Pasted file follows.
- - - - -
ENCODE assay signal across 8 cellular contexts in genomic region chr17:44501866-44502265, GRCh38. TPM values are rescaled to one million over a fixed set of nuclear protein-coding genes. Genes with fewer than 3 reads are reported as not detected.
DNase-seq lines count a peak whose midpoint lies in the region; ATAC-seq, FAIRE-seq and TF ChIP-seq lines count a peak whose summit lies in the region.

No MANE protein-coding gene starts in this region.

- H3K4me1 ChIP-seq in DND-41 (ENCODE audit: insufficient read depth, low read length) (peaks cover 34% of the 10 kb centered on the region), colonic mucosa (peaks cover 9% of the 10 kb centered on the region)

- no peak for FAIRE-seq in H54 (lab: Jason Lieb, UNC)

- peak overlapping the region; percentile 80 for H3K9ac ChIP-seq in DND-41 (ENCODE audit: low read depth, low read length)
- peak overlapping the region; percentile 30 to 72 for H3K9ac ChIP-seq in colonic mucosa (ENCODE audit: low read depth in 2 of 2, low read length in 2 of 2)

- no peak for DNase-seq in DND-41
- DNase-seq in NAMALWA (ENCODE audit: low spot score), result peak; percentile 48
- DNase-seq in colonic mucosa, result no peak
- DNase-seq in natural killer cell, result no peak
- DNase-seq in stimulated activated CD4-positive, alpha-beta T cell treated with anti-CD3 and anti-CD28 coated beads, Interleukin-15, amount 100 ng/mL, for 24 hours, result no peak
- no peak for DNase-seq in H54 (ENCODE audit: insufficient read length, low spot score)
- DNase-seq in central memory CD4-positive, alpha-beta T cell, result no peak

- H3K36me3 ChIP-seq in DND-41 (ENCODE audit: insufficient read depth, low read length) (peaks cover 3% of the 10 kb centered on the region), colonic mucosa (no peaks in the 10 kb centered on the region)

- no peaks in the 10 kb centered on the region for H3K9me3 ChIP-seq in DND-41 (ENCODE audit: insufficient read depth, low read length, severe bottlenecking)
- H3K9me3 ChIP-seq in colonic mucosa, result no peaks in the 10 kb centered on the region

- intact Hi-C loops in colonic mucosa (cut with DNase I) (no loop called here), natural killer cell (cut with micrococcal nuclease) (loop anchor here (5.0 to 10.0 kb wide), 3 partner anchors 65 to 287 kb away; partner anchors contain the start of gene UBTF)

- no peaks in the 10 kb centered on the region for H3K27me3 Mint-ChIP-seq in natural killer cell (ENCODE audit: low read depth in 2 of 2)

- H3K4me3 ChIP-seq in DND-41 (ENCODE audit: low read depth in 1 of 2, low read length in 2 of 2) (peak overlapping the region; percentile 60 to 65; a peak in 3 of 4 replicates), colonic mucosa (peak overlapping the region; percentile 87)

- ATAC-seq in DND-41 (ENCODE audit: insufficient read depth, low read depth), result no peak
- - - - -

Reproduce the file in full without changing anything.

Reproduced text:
ENCODE assay signal across 8 cellular contexts in genomic region chr17:44501866-44502265, GRCh38. TPM values are rescaled to one million over a fixed set of nuclear protein-coding genes. Genes with fewer than 3 reads are reported as not detected.
DNase-seq lines count a peak whose midpoint lies in the region; ATAC-seq, FAIRE-seq and TF ChIP-seq lines count a peak whose summit lies in the region.

No MANE protein-coding gene starts in this region.

- H3K4me1 ChIP-seq in DND-41 (ENCODE audit: insufficient read depth, low read length) (peaks cover 34% of the 10 kb centered on the region), colonic mucosa (peaks cover 9% of the 10 kb centered on the region)

- no peak for FAIRE-seq in H54 (lab: Jason Lieb, UNC)

- peak overlapping the region; percentile 80 for H3K9ac ChIP-seq in DND-41 (ENCODE audit: low read depth, low read length)
- peak overlapping the region; percentile 30 to 72 for H3K9ac ChIP-seq in colonic mucosa (ENCODE audit: low read depth in 2 of 2, low read length in 2 of 2)

- no peak for DNase-seq in DND-41
- DNase-seq in NAMALWA (ENCODE audit: low spot score), result peak; percentile 48
- DNase-seq in colonic mucosa, result no peak
- DNase-seq in natural killer cell, result no peak
- DNase-seq in stimulated activated CD4-positive, alpha-beta T cell treated with anti-CD3 and anti-CD28 coated beads, Interleukin-15, amount 100 ng/mL, for 24 hours, result no peak
- no peak for DNase-seq in H54 (ENCODE audit: insufficient read length, low spot score)
- DNase-seq in central memory CD4-positive, alpha-beta T cell, result no peak

- H3K36me3 ChIP-seq in DND-41 (ENCODE audit: insufficient read depth, low read length) (peaks cover 3% of the 10 kb centered on the region), colonic mucosa (no peaks in the 10 kb centered on the region)

- no peaks in the 10 kb centered on the region for H3K9me3 ChIP-seq in DND-41 (ENCODE audit: insufficient read depth, low read length, severe bottlenecking)
- H3K9me3 ChIP-seq in colonic mucosa, result no peaks in the 10 kb centered on the region

- intact Hi-C loops in colonic mucosa (cut with DNase I) (no loop called here), natural killer cell (cut with micrococcal nuclease) (loop anchor here (5.0 to 10.0 kb wide), 3 partner anchors 65 to 287 kb away; partner anchors contain the start of gene UBTF)

- no peaks in the 10 kb centered on the region for H3K27me3 Mint-ChIP-seq in natural killer cell (ENCODE audit: low read depth in 2 of 2)

- H3K4me3 ChIP-seq in DND-41 (ENCODE audit: low read depth in 1 of 2, low read length in 2 of 2) (peak overlapping the region; percentile 60 to 65; a peak in 3 of 4 replicates), colonic mucosa (peak overlapping the region; percentile 87)

- ATAC-seq in DND-41 (ENCODE audit: insufficient read depth, low read depth), result no peak